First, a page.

Yeah, I mean to the extent that I can Greg I will, and you’re right. I have alluded to it, we have seen continued growth in our portfolio at a rate very much matching what we saw in the fourth quarter. Premiums are growing nicely, but much faster than policy count further showing the rate burning through our portfolio. So in that way I can — I can help you give some thought to what the first quarter looks like.

Gregory Fortuna — Private Investor — Analyst

And as far as the catastrophic or I forget the term that is used a lot [Indecipherable]. It has been a pretty mild fourth quarter. Is that — at least from my eye is that, is that —

Barry Goldstein — Chairman and CEO

Yeah, well as I remember Greg you’re only about 10 miles from [Indecipherable]. You see basically the same things we do. Meryl, will you — are you aware of any PCS events in the first quarter?

Meryl Golden — Chief Operating Officer

I think we may have had one small event. But you’re right, it’s a mild winter.

Barry Goldstein — Chairman and CEO

Yeah. Keep in mind, Greg, that we go from Massachusetts to New Jersey. So there’s a lot of weather that takes place outside of the New York metropolitan area that we don’t see or hear about until I look at the claims counts come through.

Gregory Fortuna — Private Investor — Analyst

Okay. So obviously, based on what you’re reporting a lot of things are hitting on all cylinders and all the stuff you have worked for is coming to fruition. So on a normalized year, we don’t have the events that are catastrophic, they are real big ones. What can we expect — like what would an earnings expectation be? I know it’s hard with the storms and all but based on, you mentioned history a lot in the call about historically, so historically if we went back to a normalized type storm season like what can we expect at an earnings level?

Barry Goldstein — Chairman and CEO

Yeah, I mean twice in the past we’ve tried to give guidance as to earnings or combined ratio and whatever, and quite frankly I found my foot in my mouth both times. So I’m not anxious to do that again. What I can say is that if you just acknowledge that so much of the volatility in our financial results comes from the volatility in the weather, then typical non-heavy [Indecipherable] year should see our results come into, call it mid ’90s combined ratio. So underwriting profitability and return on equity in the higher-single digits. If you would, mid to high single digits. But Greg, it’s very difficult for me too.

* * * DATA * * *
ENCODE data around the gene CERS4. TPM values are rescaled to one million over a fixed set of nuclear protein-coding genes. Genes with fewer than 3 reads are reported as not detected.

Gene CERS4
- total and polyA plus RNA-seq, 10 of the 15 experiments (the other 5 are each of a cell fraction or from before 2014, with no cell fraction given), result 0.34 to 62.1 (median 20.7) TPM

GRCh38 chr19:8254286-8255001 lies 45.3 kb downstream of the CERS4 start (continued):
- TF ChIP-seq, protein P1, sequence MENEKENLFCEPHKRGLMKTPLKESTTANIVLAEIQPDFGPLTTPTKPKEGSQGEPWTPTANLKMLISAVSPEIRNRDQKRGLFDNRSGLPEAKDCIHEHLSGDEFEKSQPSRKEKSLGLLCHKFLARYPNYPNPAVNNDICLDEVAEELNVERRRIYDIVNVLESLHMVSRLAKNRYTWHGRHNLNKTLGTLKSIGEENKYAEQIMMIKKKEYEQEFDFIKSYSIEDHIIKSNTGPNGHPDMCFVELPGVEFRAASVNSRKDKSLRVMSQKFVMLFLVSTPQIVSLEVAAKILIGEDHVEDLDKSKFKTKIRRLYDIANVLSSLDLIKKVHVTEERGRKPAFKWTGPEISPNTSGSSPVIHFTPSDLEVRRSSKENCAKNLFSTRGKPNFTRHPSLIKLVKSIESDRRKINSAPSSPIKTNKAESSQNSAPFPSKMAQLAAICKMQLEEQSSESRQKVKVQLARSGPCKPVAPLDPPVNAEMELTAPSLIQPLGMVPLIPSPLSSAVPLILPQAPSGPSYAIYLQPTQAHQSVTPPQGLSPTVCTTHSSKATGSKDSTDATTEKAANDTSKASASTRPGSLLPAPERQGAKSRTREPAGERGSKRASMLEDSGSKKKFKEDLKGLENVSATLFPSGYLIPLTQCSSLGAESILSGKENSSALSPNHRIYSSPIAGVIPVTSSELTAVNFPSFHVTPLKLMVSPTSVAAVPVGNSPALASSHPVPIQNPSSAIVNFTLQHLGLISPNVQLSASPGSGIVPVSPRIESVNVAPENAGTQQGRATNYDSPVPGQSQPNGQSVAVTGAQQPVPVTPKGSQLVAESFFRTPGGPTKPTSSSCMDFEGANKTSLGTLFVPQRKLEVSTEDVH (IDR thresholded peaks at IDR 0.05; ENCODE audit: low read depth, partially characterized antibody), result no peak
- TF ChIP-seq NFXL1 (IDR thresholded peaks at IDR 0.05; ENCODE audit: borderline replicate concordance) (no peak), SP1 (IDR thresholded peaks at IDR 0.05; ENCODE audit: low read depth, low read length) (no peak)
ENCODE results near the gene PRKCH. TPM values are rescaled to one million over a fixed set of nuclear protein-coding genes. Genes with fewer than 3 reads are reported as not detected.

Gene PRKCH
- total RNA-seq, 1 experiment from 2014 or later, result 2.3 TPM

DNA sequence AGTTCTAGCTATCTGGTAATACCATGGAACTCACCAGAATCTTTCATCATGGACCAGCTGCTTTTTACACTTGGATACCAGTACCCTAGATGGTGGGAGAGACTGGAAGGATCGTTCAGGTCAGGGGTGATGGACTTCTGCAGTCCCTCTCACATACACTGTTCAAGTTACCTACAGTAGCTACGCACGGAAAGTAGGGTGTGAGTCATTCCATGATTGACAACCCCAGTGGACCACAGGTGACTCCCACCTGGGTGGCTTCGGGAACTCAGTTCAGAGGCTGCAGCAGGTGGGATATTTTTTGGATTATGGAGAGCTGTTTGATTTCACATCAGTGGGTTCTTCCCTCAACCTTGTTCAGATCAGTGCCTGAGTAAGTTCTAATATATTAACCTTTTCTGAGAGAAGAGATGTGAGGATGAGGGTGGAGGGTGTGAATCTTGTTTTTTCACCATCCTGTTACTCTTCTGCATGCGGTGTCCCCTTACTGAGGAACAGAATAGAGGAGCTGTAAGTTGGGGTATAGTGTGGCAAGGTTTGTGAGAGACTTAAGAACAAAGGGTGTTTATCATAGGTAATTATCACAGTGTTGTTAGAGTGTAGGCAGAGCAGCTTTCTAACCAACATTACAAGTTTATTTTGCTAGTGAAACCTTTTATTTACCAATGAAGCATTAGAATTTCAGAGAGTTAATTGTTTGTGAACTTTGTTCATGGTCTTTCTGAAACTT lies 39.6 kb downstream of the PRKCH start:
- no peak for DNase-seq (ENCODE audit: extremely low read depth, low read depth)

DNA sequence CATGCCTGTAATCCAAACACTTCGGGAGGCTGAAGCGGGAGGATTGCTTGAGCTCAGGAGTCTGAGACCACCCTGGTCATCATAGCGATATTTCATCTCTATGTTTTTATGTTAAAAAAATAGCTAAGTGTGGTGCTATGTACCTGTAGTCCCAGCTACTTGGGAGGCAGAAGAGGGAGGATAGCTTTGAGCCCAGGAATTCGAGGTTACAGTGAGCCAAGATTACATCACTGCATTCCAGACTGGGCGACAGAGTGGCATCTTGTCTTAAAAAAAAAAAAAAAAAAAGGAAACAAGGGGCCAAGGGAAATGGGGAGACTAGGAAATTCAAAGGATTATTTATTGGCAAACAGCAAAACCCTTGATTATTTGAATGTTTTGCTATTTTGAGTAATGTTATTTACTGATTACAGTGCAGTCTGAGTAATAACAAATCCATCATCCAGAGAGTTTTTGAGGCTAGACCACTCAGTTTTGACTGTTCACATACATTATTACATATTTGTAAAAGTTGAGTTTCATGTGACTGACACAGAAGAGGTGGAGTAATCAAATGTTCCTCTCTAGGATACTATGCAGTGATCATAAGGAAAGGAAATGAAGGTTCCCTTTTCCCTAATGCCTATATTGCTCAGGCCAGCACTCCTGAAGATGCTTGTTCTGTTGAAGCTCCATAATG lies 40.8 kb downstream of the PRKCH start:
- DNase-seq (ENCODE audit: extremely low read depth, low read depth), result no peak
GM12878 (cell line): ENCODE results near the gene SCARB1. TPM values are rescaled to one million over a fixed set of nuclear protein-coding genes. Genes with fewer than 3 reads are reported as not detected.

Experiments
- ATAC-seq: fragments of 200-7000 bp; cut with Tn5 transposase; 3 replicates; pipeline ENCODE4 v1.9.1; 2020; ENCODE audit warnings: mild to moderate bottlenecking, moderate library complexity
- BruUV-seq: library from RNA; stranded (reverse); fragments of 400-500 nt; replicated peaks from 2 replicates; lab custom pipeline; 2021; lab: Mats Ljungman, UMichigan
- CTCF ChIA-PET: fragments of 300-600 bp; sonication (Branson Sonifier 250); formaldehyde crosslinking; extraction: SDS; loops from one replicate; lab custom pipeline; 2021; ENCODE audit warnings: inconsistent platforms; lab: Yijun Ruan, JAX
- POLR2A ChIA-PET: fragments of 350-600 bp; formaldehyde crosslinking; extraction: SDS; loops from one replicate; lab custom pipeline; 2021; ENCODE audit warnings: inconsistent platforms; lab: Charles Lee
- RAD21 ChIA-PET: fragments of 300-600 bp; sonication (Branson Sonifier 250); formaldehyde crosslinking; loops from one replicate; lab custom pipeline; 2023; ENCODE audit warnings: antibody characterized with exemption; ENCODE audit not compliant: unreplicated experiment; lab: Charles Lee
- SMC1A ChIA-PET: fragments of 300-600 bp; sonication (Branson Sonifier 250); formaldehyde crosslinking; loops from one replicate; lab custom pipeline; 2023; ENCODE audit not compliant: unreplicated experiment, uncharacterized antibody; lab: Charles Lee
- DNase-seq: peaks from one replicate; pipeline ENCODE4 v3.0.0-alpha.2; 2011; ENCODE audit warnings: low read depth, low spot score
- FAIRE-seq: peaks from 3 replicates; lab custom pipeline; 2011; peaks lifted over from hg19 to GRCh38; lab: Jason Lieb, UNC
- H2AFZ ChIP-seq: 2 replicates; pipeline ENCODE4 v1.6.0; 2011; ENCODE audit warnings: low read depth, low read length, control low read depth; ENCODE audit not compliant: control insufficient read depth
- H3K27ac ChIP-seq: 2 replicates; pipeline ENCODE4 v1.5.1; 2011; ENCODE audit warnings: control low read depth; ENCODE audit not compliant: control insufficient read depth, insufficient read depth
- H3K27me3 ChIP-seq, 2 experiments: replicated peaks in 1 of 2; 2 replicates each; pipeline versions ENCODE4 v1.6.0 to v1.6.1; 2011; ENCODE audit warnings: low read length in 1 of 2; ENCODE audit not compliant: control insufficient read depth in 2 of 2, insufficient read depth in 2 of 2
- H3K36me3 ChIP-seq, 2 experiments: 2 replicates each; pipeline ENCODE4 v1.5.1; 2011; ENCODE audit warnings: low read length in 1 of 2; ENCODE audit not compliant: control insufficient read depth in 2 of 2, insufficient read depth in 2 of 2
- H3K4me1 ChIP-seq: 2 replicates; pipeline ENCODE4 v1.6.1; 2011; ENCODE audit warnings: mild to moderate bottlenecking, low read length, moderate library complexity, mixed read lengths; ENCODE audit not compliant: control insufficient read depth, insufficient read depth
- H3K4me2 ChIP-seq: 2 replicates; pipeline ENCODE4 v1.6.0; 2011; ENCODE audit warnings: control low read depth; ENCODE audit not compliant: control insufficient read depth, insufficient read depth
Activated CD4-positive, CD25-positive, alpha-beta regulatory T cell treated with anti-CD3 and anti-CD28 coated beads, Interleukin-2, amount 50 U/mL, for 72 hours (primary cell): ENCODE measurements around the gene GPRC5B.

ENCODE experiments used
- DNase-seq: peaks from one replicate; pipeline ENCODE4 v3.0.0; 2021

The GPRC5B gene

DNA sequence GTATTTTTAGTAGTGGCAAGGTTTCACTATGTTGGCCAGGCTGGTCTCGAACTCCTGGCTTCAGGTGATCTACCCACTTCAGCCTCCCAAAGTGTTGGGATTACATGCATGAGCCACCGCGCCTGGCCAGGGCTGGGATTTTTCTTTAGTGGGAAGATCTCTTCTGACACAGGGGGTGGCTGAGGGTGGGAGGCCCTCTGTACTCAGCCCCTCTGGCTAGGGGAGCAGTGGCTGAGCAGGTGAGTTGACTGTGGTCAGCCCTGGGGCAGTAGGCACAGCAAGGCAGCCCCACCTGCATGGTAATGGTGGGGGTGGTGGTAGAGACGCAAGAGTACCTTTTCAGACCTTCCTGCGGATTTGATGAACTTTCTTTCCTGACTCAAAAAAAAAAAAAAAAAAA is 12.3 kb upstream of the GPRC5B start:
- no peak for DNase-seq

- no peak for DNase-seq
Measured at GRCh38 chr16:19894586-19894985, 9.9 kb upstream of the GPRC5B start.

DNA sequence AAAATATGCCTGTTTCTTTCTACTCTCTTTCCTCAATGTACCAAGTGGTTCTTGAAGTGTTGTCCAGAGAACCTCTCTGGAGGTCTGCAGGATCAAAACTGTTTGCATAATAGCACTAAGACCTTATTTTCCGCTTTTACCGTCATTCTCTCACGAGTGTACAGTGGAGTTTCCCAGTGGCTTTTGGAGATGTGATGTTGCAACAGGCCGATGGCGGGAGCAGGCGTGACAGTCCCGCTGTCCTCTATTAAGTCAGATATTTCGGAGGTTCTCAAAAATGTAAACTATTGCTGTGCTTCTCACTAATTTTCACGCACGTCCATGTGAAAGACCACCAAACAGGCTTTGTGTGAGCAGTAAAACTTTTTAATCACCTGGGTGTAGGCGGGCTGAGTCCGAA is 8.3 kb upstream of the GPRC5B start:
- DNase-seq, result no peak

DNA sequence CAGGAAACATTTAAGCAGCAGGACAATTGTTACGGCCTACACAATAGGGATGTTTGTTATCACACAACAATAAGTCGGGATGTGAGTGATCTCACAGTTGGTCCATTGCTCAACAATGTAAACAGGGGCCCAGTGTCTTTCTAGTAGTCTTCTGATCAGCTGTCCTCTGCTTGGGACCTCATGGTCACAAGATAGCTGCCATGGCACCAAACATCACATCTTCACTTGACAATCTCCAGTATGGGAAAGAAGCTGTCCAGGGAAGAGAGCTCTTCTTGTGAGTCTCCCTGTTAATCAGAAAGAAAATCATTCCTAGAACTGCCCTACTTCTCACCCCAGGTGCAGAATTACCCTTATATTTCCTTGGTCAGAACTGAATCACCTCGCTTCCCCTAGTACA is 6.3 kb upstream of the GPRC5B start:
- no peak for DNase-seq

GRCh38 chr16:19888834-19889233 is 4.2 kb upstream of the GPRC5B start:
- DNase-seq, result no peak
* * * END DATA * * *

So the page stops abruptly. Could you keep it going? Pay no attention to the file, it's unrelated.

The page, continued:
Gregory Fortuna — Private Investor — Analyst

Yeah, of course, the storm if you know what storms are going to come, you would — you probably wouldn’t be on the beach right now.

Barry Goldstein — Chairman and CEO

No, I actually I’d be at Aqueduct.

Gregory Fortuna — Private Investor — Analyst

Alright. Last question, I saw you didn’t buy any stock back this last quarter. I’m assuming that’s just for capital reasons at some point will you start buying stock back or is that on hold until results improve?

Barry Goldstein — Chairman and CEO

Yeah, no, I think you’re right, we didn’t make any purchases and we’re trying to be very considerate of the amount of remaining capital we have. I mean, each of those two storms Isaias or however you pronounce it and then Ida, they were $10 million events for our company. And yeah, I mean I think a stock that’s trading that I feel so good about, that’s trading at 70% of book value is — for me running the company, it’s a great place to put excess capital. Just right now, I’m not sure that I want to consider what we have as excess.

Gregory Fortuna — Private Investor — Analyst

Okay. Well, since you opened the door to that, can you — is there any, I saw that there was some awards that you, I think you [Indecipherable], is there anything from the insider point of view as far as the stock purchases or positions, something like that?

Barry Goldstein — Chairman and CEO

No, I mean I’ve have always filed with the SEC timely for all my share purchases. And I think what you might be talking about is, I had a restricted stock-awards [Indecipherable] at the beginning of this year, that’s publicly on record. And I think I wind up now owning at least according to S&P Global 9.95% of the shares of the company. So, yeah, and there is no intention to do anything but more of the same. Keep in mind that the tax cost to that vesting for me was in the hundreds of thousands of dollars. So, I pay for the privilege.

Gregory Fortuna — Private Investor — Analyst

I understand. All right. I’m looking forward to a good year and hopefully, we won’t have too many storms. Thank you very much.

Barry Goldstein — Chairman and CEO

Thank you, Greg.

Operator

Ladies and gentlemen, we have reached the end of the question and answer session. I will now turn the call over to Barry Goldstein for closing remarks.

Barry Goldstein — Chairman and CEO

Great. And thanks to everybody for joining in, and thanks for following up with Kingstone. We are in the midst of our pivotal year. We’ve got a team in place that is happy and working really hard to deliver and I’m really hopeful that the results will pan out and even be better than what we can hope for. So thanks again, we’ll talk again soon. Bye.

Operator

[Operator Closing Remarks]